The Matrix Reloaded has finally arrived, having built up millions of eager fans after the success of the first Matrix movie in 1999.
This film is a sizzling visual extravaganza, bombarding you at terrifying speed with myriad special effects and strangely beautiful fight sequences.
It follows straight on from the first movie, which saw Neo (Keanu Reeves) choose to leave the mind-control of the Matrix, into which the rest of the unconscious human race is plugged, to pursue "truth and choice".
The Matrix Reloaded is the first of two sequels
He finds himself labelled as "The One" who will save humanity from obliteration, and embarks on a mythical quest while pondering deep questions on life, death and the universe.
But somehow Reloaded lacks the punch of the first film - it has a lot to live up to and ultimately the let-down is in the script, which plods in places.
There is no doubt that all of the actors and effects wizards have excelled themselves - Carrie-Anne Moss' motorbike stunt sequence beats any rollercoaster ride and Reeves' kung fu somersaults are breathtaking.
Hugo Weaving, who famously lip-synched as a drag queen in Priscilla Queen of the Desert, is fantastic as the dastardly Agent Smith, who mutates hundreds of times as he fights Neo.
But while the complex plot moves on apace, taking Neo and his compatriots Trinity (Moss) and Morpheus (Laurence Fishburne) deeper into the Matrix, the dialogue lets them down with too many platitudes.
They include such gems as "what do all men with power want? More power" and "you do not truly know someone until you fight them".
These lines are said with such gravitas and seriousness and usually a long pause afterwards, as if they are offering the audience mind-blowing revelations, which is hardly the case.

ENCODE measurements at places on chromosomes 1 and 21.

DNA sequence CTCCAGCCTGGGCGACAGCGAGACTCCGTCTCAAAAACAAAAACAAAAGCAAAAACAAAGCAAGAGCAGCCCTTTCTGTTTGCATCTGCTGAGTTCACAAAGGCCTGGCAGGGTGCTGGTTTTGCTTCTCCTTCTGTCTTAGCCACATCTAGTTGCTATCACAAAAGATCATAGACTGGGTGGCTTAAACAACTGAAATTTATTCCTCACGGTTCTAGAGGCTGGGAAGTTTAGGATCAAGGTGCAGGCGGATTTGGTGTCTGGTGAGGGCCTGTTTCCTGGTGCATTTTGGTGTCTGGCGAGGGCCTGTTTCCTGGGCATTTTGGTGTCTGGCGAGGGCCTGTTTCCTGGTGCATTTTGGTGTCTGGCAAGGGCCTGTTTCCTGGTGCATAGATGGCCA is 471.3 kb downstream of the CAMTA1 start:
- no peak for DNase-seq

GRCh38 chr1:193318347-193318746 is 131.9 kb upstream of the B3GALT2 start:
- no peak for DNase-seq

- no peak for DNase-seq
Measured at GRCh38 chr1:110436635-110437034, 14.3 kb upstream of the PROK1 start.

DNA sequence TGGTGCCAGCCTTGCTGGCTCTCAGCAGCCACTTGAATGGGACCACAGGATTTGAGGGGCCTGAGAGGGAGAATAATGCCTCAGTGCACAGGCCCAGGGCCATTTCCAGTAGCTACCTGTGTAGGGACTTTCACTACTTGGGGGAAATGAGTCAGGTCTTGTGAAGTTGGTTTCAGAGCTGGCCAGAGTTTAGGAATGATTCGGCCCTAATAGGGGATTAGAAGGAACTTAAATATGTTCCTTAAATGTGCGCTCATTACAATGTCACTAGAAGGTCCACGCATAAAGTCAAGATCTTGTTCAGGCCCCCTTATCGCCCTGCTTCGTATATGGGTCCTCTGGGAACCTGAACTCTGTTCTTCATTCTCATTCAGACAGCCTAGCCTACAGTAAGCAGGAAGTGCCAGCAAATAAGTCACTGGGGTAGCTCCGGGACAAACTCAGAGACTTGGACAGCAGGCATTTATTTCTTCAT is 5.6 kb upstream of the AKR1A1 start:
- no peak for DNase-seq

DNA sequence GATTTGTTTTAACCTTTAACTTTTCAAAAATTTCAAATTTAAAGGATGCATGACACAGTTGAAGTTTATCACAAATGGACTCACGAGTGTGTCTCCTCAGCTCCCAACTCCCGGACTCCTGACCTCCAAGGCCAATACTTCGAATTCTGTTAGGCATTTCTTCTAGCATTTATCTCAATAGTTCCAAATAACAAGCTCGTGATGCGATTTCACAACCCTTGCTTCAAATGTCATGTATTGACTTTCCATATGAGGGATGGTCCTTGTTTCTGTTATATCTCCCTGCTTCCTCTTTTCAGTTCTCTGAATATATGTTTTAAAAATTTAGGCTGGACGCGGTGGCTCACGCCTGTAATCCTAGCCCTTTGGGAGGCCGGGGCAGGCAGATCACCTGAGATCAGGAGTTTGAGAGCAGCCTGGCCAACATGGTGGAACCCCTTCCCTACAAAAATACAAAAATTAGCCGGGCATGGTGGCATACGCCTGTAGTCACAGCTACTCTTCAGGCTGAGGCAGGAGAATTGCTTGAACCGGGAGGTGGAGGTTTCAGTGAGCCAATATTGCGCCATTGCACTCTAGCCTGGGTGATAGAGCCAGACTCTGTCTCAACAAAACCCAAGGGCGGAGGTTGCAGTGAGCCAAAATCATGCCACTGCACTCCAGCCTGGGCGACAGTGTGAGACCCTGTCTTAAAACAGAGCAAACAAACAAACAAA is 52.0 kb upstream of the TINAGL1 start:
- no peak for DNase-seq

This is a shame, as the plot is still fairly engrossing, with "machines" which look like metal jellyfish threatening to destroy the human race, which is based in a place called Zion.
Neo goes from one mythical character to the next, from the Oracle to the Keymaker to the Architect, draw whatever religious parallels you like, while trying to save Trinity from impending doom.
He also encounters Persephone (Monica Bellucci) who avoids the action sequences, perhaps due to her impossibly tight rubber dress, and her lethal husband Merovingian (Lambert Wilson), who does a great comic turn when he swears in French.
Despite the lapses in the script, it is still worth seeing, not least because it ends on a cliffhanger which paves the way for the final sequel on 5 November, when all the plot questions will be answered.
It is also guaranteed to be one of the biggest hits of the summer.
It will make millions for the masterminds of the movie, writers and directors Andy and Larry Wachowski, who can sit back and watch the profits roll in.